Unbeknownst to him or to me that morning, we each embodied a force that in relation to the other, as Penington wrote, had “no communion or peace between them”; these forces contend (like the two kings referred to in the epigraph) for the soul of humanity: to edify or to destroy. Though this Sunday morning incident involved only two people in an empty meetinghouse, it was, nevertheless, the Lamb’s War: a skirmish in which the powers clashed, powers which when pitted against one another on a grander scale determine history.
In the following lengthy excerpt from his lecture series Christianity and Civilization (1946-48), Emil Brunner, a Reformed theologian of the mid-twentieth century, summarizes the slow devolution of a civilization that is based upon the Judeo-Christian understanding that man is created in the image of God (Gen. 1:27). The transformation of the civilization was slow, beginning during the Enlightenment and taking several centuries, during which, some Christian doctrine and values were retained, though not their ground. In time, even these vestiges of faith were lost, and with them, confidence in human dignity, an intrinsic part of the Christian worldview. Brunner attributes the rise of corrupt, destructive political systems to a growing unbelief and the slow erosion of faith’s influence that inevitably followed.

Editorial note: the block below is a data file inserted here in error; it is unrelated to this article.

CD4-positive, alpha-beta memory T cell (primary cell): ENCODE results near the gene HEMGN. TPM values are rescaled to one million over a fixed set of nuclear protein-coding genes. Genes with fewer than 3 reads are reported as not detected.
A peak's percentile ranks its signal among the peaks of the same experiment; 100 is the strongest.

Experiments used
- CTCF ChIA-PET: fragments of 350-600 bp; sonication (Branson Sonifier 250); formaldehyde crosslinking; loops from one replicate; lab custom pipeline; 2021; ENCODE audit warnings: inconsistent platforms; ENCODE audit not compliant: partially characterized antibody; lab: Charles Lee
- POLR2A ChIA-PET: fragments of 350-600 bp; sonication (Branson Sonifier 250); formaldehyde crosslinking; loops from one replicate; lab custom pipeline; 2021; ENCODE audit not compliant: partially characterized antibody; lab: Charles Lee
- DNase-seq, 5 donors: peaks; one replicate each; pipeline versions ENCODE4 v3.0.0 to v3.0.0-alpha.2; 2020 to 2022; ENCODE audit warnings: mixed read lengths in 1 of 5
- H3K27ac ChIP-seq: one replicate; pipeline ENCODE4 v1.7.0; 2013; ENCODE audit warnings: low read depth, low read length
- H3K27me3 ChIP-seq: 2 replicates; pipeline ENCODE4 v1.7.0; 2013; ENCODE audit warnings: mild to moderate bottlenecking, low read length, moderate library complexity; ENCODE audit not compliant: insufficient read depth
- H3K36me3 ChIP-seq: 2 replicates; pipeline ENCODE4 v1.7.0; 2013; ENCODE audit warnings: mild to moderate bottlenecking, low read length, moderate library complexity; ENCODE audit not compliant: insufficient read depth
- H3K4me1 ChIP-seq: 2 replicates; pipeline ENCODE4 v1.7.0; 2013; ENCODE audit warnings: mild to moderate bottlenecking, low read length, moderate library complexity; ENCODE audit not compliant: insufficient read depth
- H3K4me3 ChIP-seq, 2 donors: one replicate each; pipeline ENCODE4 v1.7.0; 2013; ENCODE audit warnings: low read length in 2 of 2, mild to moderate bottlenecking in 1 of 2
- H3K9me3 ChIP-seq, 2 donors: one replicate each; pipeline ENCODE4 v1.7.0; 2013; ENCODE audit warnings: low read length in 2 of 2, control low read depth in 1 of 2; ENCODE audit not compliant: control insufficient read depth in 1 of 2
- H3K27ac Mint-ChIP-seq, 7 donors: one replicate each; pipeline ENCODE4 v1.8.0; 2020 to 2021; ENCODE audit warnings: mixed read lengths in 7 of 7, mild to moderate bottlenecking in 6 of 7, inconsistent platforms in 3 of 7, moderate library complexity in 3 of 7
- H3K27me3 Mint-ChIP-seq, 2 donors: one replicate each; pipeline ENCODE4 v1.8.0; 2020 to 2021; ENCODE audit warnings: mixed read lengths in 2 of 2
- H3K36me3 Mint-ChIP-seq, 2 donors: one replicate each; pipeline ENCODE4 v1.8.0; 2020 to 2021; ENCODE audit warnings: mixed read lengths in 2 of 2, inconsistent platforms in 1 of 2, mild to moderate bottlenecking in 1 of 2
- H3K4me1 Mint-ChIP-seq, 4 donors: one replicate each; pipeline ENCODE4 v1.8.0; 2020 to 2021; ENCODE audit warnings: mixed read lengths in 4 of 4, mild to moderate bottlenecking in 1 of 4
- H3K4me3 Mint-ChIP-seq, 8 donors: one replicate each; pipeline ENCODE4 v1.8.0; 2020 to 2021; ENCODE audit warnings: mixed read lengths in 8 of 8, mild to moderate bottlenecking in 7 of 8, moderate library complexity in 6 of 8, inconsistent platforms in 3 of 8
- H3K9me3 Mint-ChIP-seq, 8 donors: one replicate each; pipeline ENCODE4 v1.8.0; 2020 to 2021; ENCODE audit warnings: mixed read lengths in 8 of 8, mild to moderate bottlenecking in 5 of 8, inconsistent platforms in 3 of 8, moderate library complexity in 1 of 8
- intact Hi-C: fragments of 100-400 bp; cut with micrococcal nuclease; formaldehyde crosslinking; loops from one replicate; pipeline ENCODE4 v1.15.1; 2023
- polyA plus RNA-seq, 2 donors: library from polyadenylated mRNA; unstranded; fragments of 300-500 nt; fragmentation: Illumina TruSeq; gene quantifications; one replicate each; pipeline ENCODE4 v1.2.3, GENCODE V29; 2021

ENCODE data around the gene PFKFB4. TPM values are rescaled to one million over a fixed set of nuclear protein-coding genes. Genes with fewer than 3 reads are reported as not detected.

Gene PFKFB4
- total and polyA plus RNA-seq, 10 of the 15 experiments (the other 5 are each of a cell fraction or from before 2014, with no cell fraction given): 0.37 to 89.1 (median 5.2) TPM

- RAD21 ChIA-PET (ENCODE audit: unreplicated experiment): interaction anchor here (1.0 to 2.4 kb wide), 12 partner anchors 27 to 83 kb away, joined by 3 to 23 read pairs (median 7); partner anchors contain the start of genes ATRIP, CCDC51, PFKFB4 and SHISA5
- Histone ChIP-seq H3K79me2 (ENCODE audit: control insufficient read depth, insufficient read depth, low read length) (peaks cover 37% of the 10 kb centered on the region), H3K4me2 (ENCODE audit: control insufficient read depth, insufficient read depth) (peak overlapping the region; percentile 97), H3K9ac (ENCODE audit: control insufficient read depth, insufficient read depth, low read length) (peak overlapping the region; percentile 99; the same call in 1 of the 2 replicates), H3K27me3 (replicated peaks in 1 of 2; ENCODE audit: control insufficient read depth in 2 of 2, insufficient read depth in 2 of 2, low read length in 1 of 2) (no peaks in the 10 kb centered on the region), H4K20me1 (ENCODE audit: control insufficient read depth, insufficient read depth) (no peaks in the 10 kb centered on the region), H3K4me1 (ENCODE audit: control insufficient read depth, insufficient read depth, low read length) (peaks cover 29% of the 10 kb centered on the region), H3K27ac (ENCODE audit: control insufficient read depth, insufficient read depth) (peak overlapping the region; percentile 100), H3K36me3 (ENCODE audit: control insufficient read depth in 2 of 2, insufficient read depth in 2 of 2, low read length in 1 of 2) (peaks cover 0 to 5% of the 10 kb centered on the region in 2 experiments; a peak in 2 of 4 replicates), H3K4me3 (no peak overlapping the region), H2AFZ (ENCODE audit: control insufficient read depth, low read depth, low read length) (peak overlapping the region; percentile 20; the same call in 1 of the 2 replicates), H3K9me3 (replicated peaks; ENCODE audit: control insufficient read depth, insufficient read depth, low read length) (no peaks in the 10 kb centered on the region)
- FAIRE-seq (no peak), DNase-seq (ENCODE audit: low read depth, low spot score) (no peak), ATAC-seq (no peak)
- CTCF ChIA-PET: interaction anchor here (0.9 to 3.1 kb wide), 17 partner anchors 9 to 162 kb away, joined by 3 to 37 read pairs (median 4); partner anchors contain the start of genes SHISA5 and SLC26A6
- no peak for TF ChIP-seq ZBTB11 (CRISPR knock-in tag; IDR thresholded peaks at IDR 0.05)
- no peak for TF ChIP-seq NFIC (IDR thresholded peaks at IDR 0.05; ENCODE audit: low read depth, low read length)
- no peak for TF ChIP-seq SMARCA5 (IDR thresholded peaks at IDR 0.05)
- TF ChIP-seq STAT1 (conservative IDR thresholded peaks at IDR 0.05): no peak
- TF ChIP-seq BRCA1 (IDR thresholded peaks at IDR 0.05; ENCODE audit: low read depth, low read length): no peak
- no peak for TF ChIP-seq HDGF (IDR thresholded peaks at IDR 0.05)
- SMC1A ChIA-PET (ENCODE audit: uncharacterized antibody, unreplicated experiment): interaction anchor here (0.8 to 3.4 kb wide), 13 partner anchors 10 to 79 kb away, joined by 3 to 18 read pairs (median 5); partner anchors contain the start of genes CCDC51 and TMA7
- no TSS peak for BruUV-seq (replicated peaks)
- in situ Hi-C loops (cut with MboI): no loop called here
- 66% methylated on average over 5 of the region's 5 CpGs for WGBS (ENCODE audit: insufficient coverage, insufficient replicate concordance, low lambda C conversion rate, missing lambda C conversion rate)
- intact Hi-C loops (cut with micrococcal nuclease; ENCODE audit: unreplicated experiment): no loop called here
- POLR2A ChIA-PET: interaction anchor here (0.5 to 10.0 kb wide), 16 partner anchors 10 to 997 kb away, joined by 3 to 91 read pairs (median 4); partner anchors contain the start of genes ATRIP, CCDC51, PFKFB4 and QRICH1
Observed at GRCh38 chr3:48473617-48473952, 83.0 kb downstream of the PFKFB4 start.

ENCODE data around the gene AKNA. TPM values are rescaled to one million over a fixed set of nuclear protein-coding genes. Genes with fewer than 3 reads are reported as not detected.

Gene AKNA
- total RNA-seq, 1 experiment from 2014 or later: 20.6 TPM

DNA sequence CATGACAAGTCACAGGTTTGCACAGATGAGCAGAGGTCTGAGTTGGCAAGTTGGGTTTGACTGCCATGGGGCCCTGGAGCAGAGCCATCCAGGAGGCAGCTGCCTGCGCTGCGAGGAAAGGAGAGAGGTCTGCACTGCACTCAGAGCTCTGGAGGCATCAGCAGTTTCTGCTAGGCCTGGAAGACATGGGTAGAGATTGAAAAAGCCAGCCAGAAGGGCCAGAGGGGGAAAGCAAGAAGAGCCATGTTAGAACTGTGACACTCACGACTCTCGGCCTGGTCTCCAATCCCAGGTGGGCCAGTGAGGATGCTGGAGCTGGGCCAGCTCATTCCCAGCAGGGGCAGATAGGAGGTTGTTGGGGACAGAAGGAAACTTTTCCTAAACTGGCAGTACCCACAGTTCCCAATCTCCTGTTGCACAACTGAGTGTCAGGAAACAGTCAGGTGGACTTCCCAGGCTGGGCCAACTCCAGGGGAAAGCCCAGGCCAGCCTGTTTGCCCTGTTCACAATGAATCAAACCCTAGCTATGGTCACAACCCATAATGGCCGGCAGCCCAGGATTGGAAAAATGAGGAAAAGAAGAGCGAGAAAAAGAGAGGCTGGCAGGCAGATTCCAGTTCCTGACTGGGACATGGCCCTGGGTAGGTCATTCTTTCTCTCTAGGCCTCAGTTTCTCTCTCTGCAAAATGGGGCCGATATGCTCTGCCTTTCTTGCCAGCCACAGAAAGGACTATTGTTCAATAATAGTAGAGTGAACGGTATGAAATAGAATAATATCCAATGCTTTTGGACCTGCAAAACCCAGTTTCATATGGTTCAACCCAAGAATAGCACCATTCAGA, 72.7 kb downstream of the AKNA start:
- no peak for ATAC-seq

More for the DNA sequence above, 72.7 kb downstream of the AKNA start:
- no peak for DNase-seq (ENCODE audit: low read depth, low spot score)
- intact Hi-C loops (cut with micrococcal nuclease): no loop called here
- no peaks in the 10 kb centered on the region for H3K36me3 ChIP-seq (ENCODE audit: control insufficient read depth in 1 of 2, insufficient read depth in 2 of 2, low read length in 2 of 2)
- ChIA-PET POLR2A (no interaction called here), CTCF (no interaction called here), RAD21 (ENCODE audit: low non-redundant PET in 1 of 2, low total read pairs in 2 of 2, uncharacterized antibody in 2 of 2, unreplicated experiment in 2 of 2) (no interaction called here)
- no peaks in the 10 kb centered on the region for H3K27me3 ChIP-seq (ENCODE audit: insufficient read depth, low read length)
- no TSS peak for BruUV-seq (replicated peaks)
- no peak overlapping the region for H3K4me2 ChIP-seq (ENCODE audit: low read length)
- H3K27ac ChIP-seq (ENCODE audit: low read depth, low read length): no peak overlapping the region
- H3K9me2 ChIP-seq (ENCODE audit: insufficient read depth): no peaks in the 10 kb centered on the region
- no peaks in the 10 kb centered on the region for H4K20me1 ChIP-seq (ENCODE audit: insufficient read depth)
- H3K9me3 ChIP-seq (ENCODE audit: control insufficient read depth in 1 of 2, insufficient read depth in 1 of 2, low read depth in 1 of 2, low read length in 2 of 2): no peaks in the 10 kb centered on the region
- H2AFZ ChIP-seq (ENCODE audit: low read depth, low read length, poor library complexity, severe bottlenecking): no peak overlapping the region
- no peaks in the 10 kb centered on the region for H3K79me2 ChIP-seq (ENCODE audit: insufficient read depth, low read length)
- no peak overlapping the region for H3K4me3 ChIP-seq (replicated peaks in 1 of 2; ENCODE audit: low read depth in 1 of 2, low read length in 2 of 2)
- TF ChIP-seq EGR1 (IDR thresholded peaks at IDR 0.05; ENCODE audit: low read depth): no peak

Being Swiss, Brunner saw close-hand the outcome of centuries of anti-spiritual forces at work, as countries encircling his own fell into totalitarianism in the 1930s. Those bastard political systems – Fascism and National Socialism – were born and bore the marks of their spiritual progenitor, whose countenance was eventually recognized and named: nihilism. Here Brunner gives a short history of the long travel from faith to fascism: [italics mine]